I have been in business for over 35 years: First as a salesman and later as an executive and entrepreneur. Over that time I have seen a gradual transformation in the philosophy of business from a model based purely on the competitive zero sum game of win/lose toward a more cooperative service oriented model based on win/win. But while books espousing such a philosophy now appear like clockwork, unlike Father Leonard and his fellow monks, all too often all we have to show for it is lip service rather than the concrete behavioral changes that are essential to success. As Shakespeare’s Hamlet ruefully opined about the manners of his fellow Danes, selfless service is usually honored more in the breach than in the observance.

Louis R. Mobley, my mentor and one of the founders of the IBM Executive School back in 1956, was an early secular pioneer in this trend toward a service oriented business model. And one of his most critical discoveries was that building a corporate culture based on selfless service requires what he called a “transformation in consciousness” or what the monks might call a “radical change of heart” in IBM’s executives. As a result Mobley abandoned the “skills and knowledge” based “training” curriculum of the IBM Executive School and refocused his efforts on transforming the “values and attitudes” of his students instead. And as a result IBM became the most successful and admired corporation in the world in the 1960s and 70s.

It was his longing for this transformation from selfishness to selflessness that sent Father Leonard to the monastery so many years ago. This longing is the urge to transformation, and it produces the kind of “change of heart” or essential “change of being” that remade Father Leonard into someone who had so completely forgotten himself and his suffering that he recalled a man he had never met by silently reading my heart. And if, like the monks, we want to see the business, professional, and personal benefits that only a spirit of selfless service can bring, we must commit, both collectively and individually, to transforming ourselves as well.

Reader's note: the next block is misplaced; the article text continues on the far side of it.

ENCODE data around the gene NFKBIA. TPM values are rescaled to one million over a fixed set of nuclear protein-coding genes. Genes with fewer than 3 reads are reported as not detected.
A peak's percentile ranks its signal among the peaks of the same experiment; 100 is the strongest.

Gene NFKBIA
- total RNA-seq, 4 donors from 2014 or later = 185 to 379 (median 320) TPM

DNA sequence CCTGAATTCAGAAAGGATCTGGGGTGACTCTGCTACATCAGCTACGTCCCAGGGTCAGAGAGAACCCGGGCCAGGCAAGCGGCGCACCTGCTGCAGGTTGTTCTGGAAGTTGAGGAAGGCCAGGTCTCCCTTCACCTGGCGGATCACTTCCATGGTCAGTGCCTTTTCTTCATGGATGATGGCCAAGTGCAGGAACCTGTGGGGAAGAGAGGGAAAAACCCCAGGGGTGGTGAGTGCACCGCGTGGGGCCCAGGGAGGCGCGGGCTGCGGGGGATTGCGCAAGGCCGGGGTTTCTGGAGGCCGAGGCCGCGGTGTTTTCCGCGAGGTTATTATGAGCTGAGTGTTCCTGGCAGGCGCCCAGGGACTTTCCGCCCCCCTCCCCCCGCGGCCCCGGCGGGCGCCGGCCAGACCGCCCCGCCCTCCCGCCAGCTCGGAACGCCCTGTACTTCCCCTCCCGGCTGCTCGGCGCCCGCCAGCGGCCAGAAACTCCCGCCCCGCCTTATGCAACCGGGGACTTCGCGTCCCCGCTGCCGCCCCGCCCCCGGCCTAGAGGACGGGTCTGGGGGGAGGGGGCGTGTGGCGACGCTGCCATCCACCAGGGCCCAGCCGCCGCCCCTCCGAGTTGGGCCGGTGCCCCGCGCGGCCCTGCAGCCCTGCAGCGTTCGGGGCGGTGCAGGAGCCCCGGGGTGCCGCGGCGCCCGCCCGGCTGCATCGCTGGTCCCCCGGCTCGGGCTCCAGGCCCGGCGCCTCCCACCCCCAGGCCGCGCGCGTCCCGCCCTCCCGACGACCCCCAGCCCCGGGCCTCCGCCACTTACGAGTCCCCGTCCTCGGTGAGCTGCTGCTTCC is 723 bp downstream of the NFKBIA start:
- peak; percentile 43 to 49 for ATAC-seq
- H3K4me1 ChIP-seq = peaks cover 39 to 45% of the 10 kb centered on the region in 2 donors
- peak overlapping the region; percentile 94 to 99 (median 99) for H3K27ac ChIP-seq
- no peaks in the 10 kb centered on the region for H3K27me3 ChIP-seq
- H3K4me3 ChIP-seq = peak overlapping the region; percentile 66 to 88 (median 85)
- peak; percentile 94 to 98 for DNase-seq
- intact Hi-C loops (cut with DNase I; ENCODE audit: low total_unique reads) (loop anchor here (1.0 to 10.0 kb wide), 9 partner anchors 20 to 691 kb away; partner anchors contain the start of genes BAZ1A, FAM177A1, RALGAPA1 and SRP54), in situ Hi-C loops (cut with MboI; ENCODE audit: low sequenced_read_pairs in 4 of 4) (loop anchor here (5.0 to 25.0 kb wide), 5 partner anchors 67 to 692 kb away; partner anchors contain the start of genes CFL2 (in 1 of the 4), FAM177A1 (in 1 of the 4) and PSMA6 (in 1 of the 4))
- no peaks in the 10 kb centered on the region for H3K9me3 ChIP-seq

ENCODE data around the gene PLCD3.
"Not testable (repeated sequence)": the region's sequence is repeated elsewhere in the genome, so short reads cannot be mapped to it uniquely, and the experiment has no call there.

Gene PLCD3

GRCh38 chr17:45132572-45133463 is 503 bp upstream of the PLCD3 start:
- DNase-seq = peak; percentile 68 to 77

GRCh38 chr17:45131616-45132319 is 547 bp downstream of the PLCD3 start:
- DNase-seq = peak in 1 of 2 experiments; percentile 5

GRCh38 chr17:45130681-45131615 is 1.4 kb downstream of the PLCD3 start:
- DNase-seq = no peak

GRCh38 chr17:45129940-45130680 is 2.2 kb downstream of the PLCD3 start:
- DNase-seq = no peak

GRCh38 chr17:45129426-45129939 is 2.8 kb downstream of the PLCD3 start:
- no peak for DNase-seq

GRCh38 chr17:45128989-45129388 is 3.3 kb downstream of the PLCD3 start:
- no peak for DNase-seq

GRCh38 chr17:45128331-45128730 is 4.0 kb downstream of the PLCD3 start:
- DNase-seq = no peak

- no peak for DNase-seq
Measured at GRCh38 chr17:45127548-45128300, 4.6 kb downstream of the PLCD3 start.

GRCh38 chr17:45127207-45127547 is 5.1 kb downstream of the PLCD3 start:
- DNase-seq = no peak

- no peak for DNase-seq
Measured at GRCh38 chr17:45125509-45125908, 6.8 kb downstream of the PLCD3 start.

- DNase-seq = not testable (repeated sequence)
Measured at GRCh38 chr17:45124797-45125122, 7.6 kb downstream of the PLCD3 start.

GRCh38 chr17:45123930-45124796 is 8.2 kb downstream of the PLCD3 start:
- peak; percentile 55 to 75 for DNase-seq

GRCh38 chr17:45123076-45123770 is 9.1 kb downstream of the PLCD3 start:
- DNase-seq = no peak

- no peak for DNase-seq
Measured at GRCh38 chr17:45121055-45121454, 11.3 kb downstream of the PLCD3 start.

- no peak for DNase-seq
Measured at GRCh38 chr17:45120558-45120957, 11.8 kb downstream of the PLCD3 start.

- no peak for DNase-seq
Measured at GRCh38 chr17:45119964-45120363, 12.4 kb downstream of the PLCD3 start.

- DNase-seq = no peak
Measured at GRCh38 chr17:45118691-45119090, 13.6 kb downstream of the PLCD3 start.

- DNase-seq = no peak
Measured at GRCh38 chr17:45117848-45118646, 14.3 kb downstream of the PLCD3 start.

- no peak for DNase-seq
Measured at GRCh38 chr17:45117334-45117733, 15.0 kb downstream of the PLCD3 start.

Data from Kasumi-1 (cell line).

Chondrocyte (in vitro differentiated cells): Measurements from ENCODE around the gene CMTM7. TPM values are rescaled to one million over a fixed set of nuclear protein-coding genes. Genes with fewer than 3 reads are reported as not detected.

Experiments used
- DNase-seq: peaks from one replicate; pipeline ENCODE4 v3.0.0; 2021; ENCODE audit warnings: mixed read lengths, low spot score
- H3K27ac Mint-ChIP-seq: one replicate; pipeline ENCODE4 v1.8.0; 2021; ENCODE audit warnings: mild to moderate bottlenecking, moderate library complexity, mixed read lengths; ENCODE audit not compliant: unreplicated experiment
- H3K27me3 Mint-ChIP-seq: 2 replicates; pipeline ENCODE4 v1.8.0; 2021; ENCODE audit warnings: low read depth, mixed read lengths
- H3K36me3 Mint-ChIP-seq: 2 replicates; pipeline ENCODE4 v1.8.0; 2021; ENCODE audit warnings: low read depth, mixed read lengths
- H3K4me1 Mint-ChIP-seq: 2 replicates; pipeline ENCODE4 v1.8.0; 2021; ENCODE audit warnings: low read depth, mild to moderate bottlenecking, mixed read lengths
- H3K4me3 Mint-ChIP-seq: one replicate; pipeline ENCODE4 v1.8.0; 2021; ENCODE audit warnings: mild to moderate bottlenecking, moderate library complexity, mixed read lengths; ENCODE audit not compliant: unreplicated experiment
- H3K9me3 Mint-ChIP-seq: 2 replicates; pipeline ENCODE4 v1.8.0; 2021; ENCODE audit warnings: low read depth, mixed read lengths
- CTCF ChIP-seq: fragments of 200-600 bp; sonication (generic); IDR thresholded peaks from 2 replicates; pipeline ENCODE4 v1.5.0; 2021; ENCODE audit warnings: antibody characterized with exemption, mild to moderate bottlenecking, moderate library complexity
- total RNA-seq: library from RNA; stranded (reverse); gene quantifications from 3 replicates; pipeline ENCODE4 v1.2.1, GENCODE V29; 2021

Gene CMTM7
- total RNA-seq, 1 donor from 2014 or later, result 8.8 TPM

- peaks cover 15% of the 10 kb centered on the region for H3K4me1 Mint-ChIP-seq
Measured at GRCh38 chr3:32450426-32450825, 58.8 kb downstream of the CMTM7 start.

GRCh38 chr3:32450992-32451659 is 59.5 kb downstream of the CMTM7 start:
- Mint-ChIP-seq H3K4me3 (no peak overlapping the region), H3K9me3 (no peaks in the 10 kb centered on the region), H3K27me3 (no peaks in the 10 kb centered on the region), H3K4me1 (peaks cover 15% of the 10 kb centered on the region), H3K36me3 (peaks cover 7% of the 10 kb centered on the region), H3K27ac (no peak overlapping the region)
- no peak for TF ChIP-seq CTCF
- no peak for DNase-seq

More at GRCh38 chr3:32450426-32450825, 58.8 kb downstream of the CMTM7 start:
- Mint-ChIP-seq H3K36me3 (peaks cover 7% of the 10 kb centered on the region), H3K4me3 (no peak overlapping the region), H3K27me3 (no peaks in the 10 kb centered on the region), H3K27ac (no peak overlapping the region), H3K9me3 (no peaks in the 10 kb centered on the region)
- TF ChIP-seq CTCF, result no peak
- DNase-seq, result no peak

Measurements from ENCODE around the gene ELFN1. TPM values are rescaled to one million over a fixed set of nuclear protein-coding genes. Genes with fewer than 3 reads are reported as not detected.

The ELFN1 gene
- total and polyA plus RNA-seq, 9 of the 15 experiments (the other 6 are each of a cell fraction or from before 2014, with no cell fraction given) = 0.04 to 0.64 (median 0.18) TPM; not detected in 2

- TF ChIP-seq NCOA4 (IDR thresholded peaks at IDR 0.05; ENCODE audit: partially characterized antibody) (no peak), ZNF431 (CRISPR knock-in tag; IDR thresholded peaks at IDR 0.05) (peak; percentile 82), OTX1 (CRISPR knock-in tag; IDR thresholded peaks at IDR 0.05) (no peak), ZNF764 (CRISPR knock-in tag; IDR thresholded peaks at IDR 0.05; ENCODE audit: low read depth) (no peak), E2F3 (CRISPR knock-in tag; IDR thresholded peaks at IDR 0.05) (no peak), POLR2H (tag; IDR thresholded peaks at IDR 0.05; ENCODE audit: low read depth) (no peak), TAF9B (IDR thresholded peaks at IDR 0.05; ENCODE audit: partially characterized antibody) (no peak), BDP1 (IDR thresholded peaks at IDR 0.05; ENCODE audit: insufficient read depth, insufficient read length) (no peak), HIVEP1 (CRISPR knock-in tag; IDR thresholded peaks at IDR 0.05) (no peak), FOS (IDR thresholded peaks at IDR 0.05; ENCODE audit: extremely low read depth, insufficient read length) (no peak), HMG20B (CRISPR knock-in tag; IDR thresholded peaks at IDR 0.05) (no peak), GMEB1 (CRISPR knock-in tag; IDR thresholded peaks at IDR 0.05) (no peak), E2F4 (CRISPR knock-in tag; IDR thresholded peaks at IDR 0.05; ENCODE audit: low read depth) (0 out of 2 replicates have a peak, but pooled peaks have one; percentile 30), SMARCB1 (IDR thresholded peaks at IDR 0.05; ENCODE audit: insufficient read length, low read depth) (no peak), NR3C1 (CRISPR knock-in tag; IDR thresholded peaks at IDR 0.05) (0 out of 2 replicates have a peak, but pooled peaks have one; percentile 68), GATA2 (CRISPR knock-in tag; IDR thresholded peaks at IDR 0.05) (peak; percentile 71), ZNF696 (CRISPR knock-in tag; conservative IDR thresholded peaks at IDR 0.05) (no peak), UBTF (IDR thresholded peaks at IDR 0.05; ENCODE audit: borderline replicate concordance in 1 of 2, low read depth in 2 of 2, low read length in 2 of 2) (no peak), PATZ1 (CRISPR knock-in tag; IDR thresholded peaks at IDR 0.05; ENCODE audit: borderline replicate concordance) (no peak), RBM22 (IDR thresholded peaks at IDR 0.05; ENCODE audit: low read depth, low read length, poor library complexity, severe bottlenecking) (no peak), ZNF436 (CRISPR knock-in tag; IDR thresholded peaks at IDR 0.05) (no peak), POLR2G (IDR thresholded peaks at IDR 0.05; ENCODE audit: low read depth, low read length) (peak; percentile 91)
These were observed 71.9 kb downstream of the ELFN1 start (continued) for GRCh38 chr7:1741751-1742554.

~ August Turak

Click Here to Read an Excerpt from August Turak’s book “Business Secrets of Trappist Monks: One CEO’s Quest for Meaning and Authenticity”

I’m Still Here: Back Online After a Year Without the Internet

with 2 comments

Paul Miller  (Photo: Michael B. Shane)

Paul Miller (Photo: Michael B. Shane)

I was wrong.

One year ago I left the internet. I thought it was making me unproductive. I thought it lacked meaning. I thought it was “corrupting my soul.”

It’s a been a year now since I “surfed the web” or “checked my email” or “liked” anything with a figurative rather than literal thumbs up. I’ve managed to stay disconnected, just like I planned. I’m internet free.

And now I’m supposed to tell you how it solved all my problems. I’m supposed to be enlightened. I’m supposed to be more “real,” now. More perfect.